from amazon.com

We seriously love this Cinda Williams Chima. Have you read that summary? That is fantasy heaven, and I will say no more on the topic. We will anxiously await until October (October?!?!?!) and I'm sure we'll lap up every word.

Wednesday, June 10, 2009


Now I lay me down to sleep,

I pray the Lord my soul to keep.

And if I should die before I awake,

I pray the popular attend my wake.

Charlotte Usher feels practically invisible at school, and then one day she really is invisible. Even worse: she's dead. And all because she choked on a gummy bear. But being dead doesn't stop Charlotte from wanting to be popular; it just makes her more creative about achieving her goal.

If you thought high school was a matter of life or death, wait till you see just how true that is. In this satirical, yet heartfelt novel, Hurley explores the invisibility we all feel at some times and the lengths we'll go to be seen.
from amazon.com

Beth says 4 Stars...
This book was fun. I enjoyed reading it. The biggest problem I had was that I was unable to really connect with the plot. It didn't suck me in; I was able to put it down. The characters were all fairly stereotypical, but that was the point. This book looked at all of the stereotypes that exist in high school and blew them up. The addition of death and coming back after death just made it more interesting. The concept was really great, but I just don't feel like it was realized to its full potential. Despite the shortcoming that I felt it had, it was still something that I found fun to read. The characters were all engaging, although at times Charlotte's single-mindedness was a touch annoying. They all played their parts perfectly, and really made the book enjoyable. This is a good read for those who like observing and poking fun at the stereotypes of high school. I can't wait to read the next book, which comes out soon.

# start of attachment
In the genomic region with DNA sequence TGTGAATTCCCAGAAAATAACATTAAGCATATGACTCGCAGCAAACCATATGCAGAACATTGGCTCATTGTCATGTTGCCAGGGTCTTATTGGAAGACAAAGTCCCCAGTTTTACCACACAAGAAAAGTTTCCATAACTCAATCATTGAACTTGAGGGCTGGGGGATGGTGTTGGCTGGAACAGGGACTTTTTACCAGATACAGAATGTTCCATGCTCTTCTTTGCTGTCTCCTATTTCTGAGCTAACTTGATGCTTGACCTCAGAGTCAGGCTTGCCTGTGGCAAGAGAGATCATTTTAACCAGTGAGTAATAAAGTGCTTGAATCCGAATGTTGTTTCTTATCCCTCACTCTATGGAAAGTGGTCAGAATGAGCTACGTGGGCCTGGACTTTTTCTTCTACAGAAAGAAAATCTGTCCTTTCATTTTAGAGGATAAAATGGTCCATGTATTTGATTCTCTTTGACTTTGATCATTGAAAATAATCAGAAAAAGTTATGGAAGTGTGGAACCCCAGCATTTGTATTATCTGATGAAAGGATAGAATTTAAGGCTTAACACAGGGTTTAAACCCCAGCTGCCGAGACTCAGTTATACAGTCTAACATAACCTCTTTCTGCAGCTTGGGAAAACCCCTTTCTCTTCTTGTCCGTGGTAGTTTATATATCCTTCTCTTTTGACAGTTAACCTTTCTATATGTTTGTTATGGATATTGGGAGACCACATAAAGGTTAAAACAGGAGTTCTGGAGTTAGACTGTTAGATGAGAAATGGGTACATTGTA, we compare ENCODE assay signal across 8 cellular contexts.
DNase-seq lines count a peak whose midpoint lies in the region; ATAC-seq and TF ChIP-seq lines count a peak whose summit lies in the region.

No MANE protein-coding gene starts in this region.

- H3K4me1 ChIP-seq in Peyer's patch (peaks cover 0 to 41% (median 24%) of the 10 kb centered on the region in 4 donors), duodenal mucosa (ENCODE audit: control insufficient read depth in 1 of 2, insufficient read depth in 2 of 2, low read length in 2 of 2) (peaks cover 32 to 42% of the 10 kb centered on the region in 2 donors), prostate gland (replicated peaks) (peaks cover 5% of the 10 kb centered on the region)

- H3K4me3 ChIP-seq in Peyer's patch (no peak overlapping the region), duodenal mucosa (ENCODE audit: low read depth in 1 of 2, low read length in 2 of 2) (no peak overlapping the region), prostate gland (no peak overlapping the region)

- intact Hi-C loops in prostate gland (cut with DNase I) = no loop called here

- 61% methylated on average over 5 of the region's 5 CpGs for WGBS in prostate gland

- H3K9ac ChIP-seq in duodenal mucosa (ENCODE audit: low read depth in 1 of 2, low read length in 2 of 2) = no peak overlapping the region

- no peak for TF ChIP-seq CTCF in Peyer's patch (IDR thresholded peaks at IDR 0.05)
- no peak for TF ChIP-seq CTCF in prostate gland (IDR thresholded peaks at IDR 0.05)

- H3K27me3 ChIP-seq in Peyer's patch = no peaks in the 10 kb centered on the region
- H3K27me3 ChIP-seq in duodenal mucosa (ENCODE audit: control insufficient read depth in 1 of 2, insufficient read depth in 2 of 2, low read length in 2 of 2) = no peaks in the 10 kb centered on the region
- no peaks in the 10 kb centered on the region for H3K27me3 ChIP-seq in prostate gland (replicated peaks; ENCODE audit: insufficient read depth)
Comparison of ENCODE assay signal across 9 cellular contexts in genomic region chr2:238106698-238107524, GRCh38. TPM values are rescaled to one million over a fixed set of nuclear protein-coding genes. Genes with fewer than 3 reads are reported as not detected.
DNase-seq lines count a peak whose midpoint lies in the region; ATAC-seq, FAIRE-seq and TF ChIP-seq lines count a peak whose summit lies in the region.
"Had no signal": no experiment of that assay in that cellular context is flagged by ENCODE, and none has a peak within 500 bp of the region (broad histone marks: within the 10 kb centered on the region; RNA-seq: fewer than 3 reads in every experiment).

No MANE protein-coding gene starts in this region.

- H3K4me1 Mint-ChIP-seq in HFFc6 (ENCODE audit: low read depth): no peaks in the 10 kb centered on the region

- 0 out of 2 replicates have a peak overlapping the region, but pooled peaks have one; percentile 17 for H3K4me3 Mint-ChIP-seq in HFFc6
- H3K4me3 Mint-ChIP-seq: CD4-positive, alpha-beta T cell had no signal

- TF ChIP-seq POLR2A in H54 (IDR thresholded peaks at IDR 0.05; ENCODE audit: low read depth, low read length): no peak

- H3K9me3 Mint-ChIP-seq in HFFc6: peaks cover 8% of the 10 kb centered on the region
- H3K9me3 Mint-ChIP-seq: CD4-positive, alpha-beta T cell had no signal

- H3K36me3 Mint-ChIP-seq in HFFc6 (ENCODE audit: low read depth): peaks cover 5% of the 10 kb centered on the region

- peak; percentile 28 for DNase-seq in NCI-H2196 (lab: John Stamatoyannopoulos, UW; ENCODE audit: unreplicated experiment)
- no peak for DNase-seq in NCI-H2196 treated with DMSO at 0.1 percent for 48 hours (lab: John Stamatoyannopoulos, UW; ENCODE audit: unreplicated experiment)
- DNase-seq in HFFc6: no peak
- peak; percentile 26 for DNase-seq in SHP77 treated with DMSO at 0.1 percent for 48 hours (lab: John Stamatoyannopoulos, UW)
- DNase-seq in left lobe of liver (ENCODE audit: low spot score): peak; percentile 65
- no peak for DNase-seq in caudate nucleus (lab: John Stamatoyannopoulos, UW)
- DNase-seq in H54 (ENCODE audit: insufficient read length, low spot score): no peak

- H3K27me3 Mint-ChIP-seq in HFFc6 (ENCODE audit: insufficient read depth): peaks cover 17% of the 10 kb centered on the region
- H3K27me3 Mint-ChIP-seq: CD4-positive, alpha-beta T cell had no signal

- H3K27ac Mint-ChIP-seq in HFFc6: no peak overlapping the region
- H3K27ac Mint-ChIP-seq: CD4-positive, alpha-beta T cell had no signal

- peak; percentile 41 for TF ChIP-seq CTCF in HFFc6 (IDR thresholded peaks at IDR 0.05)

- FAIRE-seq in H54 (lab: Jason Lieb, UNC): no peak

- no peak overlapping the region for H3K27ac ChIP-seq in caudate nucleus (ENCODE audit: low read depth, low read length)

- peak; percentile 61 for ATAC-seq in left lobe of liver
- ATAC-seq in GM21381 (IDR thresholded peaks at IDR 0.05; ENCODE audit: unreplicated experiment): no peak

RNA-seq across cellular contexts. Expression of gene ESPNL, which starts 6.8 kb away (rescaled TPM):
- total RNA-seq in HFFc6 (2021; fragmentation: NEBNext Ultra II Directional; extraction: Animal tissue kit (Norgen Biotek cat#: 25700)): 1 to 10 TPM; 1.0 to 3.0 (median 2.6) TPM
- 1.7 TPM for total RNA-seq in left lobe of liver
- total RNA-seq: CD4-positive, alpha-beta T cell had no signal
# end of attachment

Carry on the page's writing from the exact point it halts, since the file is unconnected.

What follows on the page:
Monday, June 8, 2009


About three things I was absolutely positive:

First, Edward was a vampire.
Second, there was a part of him–and I didn’t know how dominant that part might be–that thirsted for my blood.
And third, I was unconditionally and irrevocably in love with him.

Isabella Swan's move to Forks, a small, perpetually rainy town in Washington, could have been the most boring move she ever made. But once she meets the mysterious and alluring Edward Cullen, Isabella's life takes a thrilling and terrifying turn. Up until now, Edward has managed to keep his vampire identity a secret in the small community he lives in, but now nobody is safe, especially Isabella, the person Edward holds most dear. The lovers find themselves balanced precariously on the point of a knife -- between desire and danger.

from bn.com

Nathan says 4 stars...